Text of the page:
Hippokratia 2010; 14 (4): 271-276

P. Katsinelos, K. Fasoylas, Gr. Chatzimavroudis, G. Lazaraki, C. Zavos, I. Pilpilidis, S. Terzoudis, G. Kokonis, I. Patsis, A. Beltsis, G. Paroutoglou, J. Kountouras

Abstract

Background: Capsule endoscopy is an effective method of examining the small bowel in patients with obscure gastrointestinal bleeding, suspected inflammatory mucosal diseases and neoplasms. We herein evaluate the diagnostic yield of capsule endoscopy and its effect on clinical management in daily clinical practice. Patients and Methods: One hundred and one capsule endoscopies performed at the Department of Endoscopy and Motility Unit of G. Gennimatas General Hospital of Thessaloniki from May 2007 to February 2009 were retrospectively reviewed. Clinical management following capsule endoscopy findings was evaluated. The most frequent indication was obscure gastrointestinal bleeding (n=56, overt=20).
Results: The overall diagnostic yield was 47.5%. The diagnostic yield was 88.9% in patients with overt bleeding who underwent early capsule endoscopy (within 5 days), versus 36.4% in patients who underwent late capsule endoscopy (p=0.028). Moreover, it reached 81.8% in patients with abdominal pain, with/without diarrhea and abnormal biological markers, versus 8.3% in patients with normal biological markers (p<0.0001). Capsule endoscopy was diagnostic in all patients with symptomatic celiac disease. Adenomas were found in 9 of 14 familial adenomatous polyposis patients. Capsule retention (>72 hours) occurred in two patients. Forty-three of 48 (89.6%) patients with positive capsule endoscopy findings that received intervention or medical treatment had positive clinical outcomes.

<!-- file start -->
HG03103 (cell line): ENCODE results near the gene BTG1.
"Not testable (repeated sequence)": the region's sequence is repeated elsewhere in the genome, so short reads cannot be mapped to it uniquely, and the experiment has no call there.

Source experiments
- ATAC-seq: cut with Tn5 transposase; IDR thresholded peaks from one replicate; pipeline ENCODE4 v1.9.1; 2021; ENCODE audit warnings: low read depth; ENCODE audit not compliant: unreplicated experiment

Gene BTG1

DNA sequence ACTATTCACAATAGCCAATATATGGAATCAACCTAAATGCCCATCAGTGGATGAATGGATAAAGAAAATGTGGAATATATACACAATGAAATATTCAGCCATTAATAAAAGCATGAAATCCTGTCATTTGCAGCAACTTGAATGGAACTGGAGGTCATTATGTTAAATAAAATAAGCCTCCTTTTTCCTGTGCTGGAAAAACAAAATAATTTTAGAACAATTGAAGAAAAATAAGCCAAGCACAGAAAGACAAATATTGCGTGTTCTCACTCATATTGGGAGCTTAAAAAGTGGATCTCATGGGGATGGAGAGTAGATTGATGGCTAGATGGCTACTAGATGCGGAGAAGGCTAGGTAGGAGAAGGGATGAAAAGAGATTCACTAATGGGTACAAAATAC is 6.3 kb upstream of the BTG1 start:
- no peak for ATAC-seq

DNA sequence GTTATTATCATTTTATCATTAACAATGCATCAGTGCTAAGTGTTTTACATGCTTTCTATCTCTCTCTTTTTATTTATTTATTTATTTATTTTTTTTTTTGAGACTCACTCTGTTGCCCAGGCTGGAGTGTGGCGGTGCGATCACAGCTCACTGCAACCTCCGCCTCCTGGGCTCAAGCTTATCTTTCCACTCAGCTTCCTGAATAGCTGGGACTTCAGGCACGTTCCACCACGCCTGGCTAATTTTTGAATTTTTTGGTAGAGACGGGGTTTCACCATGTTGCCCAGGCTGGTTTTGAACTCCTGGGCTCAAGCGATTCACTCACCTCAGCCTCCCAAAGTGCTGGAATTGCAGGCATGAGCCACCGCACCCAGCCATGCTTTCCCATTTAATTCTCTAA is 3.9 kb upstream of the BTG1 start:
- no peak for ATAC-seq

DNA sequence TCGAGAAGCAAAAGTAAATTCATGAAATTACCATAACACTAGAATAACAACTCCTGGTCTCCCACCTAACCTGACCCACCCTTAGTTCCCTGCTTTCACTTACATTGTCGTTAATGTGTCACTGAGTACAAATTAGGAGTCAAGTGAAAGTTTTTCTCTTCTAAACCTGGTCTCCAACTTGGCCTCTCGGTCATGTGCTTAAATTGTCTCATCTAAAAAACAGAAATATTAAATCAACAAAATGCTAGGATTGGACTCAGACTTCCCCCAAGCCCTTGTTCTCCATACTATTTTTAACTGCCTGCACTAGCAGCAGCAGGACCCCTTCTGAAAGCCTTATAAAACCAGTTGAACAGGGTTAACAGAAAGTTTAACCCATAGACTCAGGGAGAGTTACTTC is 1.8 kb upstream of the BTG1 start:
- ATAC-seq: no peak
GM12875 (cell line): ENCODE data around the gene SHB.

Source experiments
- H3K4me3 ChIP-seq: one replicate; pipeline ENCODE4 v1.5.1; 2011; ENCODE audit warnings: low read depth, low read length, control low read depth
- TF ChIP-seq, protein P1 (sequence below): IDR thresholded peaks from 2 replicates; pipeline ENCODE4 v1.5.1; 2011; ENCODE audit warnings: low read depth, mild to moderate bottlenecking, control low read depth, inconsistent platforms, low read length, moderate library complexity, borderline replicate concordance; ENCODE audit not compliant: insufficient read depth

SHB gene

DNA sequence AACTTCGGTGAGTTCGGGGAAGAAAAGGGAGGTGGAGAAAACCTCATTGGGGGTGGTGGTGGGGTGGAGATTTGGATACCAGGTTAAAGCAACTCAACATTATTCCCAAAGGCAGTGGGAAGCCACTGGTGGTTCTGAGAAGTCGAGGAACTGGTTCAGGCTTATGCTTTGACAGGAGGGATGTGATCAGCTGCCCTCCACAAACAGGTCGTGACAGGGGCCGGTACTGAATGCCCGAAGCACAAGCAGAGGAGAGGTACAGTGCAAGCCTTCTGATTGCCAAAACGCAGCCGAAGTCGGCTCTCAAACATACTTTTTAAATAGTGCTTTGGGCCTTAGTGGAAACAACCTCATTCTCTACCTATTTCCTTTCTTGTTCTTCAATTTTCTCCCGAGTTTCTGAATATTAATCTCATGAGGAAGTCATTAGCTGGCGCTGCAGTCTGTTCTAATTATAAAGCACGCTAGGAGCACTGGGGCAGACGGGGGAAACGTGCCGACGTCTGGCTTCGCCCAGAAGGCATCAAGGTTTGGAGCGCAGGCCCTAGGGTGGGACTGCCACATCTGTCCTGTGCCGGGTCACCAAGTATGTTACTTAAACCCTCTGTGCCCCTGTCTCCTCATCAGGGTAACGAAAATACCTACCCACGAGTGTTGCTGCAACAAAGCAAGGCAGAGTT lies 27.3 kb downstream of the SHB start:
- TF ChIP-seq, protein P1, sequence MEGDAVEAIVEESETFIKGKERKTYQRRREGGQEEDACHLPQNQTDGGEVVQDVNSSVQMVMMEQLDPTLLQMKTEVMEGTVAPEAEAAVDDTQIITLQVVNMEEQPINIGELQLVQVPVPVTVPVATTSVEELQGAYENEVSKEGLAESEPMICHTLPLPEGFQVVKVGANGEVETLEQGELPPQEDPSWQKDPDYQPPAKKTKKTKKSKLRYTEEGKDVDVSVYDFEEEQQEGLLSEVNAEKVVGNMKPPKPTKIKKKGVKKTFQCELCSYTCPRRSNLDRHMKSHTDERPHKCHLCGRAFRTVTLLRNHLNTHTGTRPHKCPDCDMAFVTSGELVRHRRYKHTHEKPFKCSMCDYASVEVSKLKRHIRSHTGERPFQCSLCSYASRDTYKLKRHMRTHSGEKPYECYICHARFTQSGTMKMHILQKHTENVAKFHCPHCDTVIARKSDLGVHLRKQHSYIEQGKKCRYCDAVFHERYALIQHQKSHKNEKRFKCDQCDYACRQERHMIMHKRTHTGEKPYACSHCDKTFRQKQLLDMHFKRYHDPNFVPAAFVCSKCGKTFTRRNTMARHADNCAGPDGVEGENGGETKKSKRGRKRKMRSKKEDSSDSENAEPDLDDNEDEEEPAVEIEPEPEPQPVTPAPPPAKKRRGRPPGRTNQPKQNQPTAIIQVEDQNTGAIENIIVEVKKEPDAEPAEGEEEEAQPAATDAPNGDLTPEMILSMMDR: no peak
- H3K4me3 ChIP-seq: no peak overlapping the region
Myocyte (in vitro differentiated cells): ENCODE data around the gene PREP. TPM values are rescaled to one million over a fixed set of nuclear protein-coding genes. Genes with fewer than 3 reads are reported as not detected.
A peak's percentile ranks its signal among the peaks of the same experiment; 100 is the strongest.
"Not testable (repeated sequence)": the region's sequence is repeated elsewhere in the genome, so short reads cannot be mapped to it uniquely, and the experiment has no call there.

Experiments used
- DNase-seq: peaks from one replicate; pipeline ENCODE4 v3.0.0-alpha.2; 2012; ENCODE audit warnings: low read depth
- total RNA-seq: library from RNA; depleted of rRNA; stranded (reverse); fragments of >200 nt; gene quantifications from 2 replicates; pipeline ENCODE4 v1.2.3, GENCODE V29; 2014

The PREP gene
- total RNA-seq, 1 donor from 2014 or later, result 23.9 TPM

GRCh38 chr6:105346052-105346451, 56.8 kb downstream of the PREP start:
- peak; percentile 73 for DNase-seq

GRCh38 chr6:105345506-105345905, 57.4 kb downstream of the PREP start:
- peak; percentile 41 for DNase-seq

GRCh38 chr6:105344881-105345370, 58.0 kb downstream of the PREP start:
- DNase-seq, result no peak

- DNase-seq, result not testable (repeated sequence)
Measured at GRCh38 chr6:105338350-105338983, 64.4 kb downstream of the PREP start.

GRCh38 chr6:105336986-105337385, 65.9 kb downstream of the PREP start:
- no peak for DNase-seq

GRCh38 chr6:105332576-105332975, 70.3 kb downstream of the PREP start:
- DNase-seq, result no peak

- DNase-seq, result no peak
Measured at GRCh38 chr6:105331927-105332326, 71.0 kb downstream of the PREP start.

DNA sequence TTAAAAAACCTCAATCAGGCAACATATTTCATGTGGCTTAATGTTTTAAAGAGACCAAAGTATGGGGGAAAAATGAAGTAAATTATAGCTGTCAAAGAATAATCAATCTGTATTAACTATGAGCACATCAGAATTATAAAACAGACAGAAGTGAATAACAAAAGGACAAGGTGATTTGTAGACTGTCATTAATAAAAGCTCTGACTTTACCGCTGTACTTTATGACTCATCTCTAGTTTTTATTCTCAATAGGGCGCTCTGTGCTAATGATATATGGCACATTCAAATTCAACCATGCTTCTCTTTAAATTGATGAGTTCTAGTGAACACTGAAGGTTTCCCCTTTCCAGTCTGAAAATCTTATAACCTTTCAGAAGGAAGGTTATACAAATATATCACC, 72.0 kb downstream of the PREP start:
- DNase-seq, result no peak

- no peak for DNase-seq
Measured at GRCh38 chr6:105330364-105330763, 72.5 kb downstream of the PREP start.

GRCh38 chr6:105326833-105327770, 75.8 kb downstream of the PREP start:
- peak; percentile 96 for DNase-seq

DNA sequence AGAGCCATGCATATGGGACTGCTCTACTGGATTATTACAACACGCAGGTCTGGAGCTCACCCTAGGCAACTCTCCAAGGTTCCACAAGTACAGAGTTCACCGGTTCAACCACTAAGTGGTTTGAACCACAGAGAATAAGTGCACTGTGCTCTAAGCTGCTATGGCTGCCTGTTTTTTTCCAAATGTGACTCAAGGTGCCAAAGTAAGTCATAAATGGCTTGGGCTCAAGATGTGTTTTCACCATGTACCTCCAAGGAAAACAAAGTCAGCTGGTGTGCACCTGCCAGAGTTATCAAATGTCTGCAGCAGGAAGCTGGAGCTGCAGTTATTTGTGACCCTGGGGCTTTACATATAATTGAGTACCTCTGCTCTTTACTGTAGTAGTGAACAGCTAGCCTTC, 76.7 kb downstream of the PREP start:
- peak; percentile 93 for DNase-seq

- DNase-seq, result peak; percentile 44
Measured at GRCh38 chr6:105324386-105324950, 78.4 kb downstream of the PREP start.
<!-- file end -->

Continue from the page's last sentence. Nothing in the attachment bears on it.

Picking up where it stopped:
Conclusions: Capsule endoscopy has an important diagnostic role and contribution in the clinical management during routine clinical practice; however, it remains to be determined which patients are more likely to benefit from this expensive examination.

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